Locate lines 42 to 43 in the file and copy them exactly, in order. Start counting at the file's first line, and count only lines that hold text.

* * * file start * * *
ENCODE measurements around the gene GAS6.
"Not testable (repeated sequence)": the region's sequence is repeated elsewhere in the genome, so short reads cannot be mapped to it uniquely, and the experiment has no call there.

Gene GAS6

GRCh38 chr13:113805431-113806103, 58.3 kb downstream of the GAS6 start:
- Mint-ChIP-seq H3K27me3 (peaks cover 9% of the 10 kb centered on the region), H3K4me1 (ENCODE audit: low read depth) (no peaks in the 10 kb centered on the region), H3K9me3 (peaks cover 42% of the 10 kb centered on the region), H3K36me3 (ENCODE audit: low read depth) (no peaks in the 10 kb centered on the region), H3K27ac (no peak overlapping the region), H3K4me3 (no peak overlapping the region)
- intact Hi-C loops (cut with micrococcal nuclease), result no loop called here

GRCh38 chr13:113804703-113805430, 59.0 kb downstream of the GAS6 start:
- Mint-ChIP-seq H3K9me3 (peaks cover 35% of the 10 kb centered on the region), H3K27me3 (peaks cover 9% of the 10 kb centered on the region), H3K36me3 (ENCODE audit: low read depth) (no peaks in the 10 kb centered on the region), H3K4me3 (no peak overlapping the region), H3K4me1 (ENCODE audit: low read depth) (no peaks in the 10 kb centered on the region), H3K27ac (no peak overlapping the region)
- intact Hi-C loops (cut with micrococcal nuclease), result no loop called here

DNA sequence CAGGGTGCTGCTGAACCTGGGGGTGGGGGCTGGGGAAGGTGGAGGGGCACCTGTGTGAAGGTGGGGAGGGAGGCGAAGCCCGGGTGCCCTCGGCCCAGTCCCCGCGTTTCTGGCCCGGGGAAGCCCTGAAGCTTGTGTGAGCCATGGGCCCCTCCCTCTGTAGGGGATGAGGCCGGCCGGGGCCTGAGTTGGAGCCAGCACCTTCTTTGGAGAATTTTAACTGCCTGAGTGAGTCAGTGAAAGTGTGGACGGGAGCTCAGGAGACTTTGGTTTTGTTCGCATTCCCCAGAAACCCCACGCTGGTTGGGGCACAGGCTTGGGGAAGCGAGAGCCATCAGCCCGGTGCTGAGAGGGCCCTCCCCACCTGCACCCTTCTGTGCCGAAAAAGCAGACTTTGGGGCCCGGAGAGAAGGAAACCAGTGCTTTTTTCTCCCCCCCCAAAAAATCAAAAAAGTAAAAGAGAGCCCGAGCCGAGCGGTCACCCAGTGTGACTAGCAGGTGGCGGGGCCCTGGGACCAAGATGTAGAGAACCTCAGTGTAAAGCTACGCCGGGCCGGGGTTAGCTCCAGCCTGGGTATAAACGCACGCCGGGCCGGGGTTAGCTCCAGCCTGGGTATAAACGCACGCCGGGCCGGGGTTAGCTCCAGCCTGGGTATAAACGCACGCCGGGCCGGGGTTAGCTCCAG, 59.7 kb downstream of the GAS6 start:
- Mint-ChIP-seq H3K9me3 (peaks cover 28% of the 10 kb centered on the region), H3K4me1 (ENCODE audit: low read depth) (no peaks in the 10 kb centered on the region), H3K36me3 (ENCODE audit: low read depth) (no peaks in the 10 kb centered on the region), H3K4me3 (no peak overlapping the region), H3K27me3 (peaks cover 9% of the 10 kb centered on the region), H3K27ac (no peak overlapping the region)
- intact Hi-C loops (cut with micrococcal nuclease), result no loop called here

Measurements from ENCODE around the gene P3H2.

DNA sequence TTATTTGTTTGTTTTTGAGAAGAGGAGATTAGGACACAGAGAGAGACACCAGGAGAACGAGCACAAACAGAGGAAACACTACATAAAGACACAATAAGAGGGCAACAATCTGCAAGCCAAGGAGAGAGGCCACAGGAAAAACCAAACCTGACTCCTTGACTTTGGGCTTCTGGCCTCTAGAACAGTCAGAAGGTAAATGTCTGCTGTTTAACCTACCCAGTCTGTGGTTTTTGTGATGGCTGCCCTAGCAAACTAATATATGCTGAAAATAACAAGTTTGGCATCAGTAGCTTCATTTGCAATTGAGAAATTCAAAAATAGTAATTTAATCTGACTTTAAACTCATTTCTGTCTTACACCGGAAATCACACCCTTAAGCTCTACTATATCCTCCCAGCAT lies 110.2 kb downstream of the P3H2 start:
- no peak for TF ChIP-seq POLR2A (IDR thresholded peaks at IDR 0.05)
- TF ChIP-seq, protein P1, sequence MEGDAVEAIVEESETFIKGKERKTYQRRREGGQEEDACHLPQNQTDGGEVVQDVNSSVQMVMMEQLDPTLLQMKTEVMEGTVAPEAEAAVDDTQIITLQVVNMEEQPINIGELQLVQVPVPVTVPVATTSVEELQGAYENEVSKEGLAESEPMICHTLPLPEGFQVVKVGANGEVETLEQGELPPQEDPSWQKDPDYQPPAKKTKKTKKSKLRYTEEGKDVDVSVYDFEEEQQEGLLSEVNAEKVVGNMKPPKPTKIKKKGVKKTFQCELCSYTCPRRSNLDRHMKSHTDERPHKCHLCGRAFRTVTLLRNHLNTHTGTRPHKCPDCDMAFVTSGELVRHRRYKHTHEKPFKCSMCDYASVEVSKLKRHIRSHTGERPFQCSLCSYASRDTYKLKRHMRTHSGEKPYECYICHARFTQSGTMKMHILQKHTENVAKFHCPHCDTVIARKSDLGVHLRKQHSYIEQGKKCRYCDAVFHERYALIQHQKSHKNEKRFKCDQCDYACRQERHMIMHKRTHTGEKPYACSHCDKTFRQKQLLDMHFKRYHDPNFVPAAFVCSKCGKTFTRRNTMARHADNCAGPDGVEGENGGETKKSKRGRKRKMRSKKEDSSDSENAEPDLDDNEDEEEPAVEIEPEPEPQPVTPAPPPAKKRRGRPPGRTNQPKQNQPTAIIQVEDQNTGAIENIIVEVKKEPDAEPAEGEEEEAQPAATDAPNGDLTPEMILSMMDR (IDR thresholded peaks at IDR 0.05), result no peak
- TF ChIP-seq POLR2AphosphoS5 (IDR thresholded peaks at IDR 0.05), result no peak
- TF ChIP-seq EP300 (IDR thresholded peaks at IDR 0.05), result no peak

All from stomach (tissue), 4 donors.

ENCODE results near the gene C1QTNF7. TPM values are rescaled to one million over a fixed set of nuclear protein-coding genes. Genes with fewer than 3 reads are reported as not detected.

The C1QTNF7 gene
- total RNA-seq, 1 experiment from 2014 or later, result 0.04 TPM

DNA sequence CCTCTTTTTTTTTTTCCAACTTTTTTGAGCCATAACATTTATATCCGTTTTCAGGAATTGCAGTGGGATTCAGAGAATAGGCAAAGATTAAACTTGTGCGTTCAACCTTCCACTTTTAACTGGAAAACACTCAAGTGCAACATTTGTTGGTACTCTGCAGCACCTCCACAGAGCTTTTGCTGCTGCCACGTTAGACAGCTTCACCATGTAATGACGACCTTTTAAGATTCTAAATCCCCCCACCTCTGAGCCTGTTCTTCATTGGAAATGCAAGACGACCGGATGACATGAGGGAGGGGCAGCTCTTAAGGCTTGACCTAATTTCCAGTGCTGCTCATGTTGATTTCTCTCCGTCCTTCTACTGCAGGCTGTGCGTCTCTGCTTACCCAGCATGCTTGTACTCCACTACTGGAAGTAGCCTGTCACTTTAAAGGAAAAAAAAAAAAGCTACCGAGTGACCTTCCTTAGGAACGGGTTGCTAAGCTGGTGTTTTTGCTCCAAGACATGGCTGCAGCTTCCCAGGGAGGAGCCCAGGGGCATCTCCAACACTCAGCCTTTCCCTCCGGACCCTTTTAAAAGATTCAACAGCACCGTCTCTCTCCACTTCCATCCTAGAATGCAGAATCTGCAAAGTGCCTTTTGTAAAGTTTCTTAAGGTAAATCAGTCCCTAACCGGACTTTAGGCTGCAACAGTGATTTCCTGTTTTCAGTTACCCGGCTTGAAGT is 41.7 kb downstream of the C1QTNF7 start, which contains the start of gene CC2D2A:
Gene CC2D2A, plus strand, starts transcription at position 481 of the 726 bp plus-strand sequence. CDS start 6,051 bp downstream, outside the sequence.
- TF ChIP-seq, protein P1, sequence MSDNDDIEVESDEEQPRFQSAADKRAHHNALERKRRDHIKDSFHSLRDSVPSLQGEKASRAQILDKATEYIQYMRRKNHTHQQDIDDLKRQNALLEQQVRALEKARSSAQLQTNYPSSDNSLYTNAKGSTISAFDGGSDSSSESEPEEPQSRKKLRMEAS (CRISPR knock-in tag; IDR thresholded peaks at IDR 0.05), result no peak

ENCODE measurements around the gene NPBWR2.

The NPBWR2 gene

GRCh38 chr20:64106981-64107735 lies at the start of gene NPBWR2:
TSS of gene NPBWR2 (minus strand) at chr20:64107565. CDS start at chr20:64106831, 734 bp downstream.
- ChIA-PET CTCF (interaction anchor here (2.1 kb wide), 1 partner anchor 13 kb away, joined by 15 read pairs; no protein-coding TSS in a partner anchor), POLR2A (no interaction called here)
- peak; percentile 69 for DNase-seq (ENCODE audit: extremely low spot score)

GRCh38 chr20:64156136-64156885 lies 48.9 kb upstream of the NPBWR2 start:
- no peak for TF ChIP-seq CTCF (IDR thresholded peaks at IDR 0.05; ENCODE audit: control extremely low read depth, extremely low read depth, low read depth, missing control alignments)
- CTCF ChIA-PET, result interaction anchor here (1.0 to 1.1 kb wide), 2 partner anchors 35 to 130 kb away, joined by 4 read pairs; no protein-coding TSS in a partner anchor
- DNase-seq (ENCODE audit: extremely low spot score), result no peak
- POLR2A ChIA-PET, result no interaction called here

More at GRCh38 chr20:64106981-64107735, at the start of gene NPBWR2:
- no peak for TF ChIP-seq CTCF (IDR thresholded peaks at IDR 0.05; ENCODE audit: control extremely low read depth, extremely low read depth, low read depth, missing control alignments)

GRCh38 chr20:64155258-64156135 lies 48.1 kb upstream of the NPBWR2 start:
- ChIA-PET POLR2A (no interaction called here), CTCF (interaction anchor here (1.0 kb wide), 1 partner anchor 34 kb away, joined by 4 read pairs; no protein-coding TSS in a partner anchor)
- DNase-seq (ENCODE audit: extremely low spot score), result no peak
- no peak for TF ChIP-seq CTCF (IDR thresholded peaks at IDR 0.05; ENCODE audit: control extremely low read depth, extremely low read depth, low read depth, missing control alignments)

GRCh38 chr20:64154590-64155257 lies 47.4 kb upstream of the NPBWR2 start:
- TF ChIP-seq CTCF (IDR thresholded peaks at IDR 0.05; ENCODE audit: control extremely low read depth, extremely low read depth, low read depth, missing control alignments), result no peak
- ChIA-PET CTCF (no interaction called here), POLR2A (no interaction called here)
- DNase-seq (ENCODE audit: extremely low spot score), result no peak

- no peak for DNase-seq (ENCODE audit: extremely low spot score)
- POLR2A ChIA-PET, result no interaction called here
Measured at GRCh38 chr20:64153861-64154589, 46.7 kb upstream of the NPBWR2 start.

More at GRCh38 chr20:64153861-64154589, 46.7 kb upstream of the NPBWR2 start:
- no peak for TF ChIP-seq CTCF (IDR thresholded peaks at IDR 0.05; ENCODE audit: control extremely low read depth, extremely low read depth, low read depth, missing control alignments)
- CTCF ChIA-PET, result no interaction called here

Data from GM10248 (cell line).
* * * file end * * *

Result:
- no peak for TF ChIP-seq CTCF (IDR thresholded peaks at IDR 0.05; ENCODE audit: control extremely low read depth, extremely low read depth, low read depth, missing control alignments)

GRCh38 chr20:64154590-64155257 lies 47.4 kb upstream of the NPBWR2 start: